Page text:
(You’re expecting another Michael Floyd update? We’ll get there, I promise.)
A few of the best statistical minds in the ND hive have crunched some year end numbers and there are official numbers to prove what we all know — the Irish defense improved.
Under the direction of Bob Diaco, Notre Dame improved in just about every category across the board. They did it by simplifying their scheme, reinforcing fundamentals, and better understanding what members of the defense do best. When you consider the injuries that decimated just about every level of the defense, Diaco, and position coaches Mike Elston, Kerry Cooks, and Chuck Martin turned in excellent performances in year one.
The legendary FunkDoctorSpock took a look at the broad brush strokes, which all point in an incredibly positive direction. In four major defensive categories — rushing defense, passing efficiency, total defense and scoring defense — the Irish jumped at least 36 spots in the national rankings.
RUSHING DEFENSE: 50th (up 39 spots from 89th last year)
PASS EFFICIENCY: 25th (up 57 spots from 82nd last year)
TOTAL DEFENSE: 50th (up 36 spots from 86th last year)
SCORING DEFENSE: 23rd (up 40 spots from 63rd last year)
In 2009, the Irish faced six teams in the top 40 rushing offenses, with Nevada and Navy in the Top Five. This season, facing seven teams ranked in the top 40 rushing offenses, and the Irish jumped 39 spots.
The same song can be sung for the other categories. Passing efficiency? The Irish faced seven Top 40 teams in 2010. In ’09, they only faced five. Checking the numbers in the other categories, the Irish had a far tougher slate of opponents this season and took a giant step forward in just one year in Diaco’s scheme.
Taking things to the next level, Brian Fremeau of Football Outsiders and BCF Toys did some more number crunching and found some areas where the Irish were truly elite, ranking in the Top 15 nationally.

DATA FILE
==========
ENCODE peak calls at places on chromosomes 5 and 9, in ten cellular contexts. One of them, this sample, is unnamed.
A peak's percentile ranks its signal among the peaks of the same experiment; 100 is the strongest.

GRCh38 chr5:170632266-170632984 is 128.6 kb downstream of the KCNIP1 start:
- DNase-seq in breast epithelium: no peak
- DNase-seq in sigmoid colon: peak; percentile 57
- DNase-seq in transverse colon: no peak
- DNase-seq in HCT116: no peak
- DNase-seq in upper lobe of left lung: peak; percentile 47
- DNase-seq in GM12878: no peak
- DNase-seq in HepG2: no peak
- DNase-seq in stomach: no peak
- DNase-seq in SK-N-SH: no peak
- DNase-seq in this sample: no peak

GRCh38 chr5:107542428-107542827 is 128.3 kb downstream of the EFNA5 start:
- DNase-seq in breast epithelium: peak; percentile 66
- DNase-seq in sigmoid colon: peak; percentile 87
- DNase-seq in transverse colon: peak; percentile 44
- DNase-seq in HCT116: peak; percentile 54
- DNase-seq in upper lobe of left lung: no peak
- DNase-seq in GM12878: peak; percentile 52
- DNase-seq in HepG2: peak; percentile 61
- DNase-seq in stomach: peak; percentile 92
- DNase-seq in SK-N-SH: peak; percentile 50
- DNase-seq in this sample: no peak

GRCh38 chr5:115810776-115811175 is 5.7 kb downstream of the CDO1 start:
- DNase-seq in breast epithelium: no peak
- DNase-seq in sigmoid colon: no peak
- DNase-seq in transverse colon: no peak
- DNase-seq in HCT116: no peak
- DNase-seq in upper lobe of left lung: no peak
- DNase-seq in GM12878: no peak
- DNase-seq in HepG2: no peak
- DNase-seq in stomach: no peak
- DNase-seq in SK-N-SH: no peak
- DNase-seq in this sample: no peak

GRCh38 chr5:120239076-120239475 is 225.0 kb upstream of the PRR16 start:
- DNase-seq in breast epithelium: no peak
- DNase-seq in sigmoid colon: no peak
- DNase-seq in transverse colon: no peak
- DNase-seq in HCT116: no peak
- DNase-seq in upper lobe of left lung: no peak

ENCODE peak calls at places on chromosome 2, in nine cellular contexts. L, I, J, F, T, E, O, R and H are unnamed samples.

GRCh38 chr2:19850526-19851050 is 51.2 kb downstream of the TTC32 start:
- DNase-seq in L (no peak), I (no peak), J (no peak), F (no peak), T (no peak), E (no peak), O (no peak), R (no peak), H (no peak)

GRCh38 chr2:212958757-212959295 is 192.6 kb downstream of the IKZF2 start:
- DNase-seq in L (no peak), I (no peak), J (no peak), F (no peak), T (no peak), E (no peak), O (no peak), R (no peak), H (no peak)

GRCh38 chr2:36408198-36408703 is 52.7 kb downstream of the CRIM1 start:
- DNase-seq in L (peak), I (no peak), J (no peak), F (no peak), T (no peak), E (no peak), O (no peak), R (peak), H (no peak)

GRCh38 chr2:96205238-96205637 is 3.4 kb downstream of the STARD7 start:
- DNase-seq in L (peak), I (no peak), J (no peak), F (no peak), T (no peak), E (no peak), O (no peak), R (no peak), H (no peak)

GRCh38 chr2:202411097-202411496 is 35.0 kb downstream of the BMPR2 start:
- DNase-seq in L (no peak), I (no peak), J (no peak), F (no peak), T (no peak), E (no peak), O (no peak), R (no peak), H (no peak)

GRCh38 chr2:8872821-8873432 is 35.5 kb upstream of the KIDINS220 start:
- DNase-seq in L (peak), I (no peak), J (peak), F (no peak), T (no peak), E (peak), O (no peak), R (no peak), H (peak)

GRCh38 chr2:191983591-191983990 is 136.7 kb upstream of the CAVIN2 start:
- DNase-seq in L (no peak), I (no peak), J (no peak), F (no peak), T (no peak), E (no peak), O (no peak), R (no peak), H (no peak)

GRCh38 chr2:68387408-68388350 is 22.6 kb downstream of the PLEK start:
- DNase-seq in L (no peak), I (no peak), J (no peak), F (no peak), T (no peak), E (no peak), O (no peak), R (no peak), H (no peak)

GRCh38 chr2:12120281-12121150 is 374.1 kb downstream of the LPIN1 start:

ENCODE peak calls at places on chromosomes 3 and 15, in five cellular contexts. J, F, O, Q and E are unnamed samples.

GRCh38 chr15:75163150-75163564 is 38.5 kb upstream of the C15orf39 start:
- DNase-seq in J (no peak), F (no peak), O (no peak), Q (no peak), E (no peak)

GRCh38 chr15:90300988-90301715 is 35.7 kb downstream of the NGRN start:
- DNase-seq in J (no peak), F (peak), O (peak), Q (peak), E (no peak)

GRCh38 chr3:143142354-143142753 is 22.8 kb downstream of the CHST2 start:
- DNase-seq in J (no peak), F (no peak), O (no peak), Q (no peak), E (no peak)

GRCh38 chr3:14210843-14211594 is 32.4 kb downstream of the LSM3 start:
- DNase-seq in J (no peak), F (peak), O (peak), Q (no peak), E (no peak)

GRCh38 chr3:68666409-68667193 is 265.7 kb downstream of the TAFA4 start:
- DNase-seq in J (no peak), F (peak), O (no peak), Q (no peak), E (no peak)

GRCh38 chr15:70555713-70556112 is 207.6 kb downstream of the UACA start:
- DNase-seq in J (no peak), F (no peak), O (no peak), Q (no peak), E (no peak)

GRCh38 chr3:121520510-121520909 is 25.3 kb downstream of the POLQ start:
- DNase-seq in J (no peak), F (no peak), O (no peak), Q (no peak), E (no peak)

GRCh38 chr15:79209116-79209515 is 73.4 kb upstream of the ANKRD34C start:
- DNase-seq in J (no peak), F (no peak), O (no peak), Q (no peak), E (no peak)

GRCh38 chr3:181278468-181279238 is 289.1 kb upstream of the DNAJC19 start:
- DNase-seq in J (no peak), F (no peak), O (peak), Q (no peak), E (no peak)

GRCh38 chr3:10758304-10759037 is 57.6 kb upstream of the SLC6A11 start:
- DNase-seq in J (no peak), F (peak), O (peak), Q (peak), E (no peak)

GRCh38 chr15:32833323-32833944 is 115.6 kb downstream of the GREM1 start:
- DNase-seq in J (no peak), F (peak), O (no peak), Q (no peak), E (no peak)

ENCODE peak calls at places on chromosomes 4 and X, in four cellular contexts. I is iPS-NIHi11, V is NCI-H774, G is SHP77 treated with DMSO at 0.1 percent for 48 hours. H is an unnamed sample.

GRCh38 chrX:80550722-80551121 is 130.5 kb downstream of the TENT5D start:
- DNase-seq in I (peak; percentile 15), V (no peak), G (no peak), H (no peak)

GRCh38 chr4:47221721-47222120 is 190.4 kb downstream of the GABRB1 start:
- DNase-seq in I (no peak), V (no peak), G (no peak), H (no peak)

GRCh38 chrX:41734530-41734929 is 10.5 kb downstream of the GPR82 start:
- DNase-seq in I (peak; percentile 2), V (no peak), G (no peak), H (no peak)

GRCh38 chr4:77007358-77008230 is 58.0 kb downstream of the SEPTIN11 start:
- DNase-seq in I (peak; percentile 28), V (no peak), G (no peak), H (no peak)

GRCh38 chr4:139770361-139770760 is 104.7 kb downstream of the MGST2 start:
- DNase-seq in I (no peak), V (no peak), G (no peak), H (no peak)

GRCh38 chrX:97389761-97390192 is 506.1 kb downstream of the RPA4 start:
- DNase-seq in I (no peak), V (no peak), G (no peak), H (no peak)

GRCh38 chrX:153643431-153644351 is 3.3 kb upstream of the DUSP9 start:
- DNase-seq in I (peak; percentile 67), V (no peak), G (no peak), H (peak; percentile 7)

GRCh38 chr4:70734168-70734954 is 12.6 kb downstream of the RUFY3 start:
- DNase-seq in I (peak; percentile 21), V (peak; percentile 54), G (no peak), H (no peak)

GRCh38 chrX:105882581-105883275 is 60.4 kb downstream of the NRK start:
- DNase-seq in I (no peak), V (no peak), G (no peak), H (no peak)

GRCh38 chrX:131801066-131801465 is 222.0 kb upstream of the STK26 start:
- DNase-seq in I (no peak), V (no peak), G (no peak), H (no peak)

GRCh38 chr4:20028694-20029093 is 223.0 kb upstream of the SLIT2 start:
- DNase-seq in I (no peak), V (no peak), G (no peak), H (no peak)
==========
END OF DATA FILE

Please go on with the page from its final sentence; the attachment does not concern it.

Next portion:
No. 11 in forcing three-and-outs (40% of opponent possessions), TCU ranked first (49.2%)
No. 11 in surrendering available points (37.1%); TCU ranked first (26.4%)
No. 12 in fewest points allowed per drive (1.46); Boise State ranked first (0.96)
No. 14 in defensive efficiency (offensive drive value over expectation based on field position)
While these four stats won’t find their way onto a telestrator or network broadcast, these are four critical places where the Irish defense truly played exceptional football.
If you’re looking for reasons to believe the Irish defense will take another big leap in 2011, look no further than the exceptional play down the stretch by Notre Dame. Even without Ian Williams, a defensive line returning with just about every significant minute played returns, joined by a linebacking corp that’ll need to replace only Brian Smith and Kerry Neal from the rotation and a secondary that’ll be short starting cornerback Darrin Walls.
Looking for an even better indicator for the defense? Try season two of Brian Kelly’s offensive evolution. Both Dayne Crist and Tommy Rees took the first significant snaps of their careers in 2010, limiting the Irish offense even before key injuries to Armando Allen, Theo Riddick and Kyle Rudolph. If the Irish can play the type of high-tempo, quick-strike offense Kelly wants to, it’ll help put the pressure on opposing offenses to get one-dimensional, something an improving Notre Dame pass rush will surely take advantage of (the Irish jumped from 84th to 55th in sacks, impressive considering Diaco didn’t send blitzers nearly every play like his predecessor).
The numbers prove what just about anyone who watched the Irish play this season saw very clearly: Notre Dame’s defense took a huge step forward.